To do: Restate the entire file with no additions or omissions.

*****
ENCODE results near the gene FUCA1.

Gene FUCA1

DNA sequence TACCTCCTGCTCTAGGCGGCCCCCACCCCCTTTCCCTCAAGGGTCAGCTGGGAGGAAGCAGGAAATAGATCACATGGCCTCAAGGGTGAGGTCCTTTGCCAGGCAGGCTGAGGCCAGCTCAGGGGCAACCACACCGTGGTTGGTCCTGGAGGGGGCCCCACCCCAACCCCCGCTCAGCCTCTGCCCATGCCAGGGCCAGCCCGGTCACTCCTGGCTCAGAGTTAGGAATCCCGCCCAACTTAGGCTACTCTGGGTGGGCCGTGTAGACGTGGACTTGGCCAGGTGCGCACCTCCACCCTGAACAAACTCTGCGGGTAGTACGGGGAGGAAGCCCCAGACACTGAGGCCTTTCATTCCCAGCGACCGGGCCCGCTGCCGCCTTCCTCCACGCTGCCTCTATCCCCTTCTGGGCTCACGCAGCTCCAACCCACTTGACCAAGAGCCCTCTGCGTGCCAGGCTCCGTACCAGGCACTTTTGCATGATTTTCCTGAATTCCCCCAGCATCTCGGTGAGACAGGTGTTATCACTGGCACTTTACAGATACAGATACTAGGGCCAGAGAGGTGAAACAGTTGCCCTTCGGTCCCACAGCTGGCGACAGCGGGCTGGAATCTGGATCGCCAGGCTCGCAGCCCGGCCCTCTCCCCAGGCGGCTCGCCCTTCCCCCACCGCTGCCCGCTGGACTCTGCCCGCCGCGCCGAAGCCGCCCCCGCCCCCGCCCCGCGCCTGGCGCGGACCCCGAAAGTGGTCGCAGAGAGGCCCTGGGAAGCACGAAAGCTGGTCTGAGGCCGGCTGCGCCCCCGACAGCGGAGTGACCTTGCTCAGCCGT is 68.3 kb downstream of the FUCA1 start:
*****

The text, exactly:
ENCODE results near the gene FUCA1.

Gene FUCA1

DNA sequence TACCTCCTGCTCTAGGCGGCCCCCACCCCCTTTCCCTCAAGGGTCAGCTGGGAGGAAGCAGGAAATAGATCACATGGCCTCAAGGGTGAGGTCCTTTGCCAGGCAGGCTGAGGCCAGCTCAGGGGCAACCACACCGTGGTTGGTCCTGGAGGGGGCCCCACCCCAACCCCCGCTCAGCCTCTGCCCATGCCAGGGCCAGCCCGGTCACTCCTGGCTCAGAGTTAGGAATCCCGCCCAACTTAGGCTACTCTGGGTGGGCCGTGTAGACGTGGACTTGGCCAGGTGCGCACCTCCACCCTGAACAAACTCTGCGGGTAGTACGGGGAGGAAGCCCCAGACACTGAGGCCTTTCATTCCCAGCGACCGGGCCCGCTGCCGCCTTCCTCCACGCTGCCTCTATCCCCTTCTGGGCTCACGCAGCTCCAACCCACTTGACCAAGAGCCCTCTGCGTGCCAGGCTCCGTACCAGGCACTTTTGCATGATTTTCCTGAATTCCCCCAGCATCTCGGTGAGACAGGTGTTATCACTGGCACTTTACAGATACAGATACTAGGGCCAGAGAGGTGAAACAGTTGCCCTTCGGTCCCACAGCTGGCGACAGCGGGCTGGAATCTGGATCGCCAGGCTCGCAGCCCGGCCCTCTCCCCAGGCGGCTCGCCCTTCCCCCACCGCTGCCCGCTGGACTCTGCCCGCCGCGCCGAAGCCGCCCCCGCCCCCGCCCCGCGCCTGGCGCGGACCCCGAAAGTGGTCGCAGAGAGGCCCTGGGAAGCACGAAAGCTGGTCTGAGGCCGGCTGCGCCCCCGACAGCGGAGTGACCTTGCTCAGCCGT is 68.3 kb downstream of the FUCA1 start: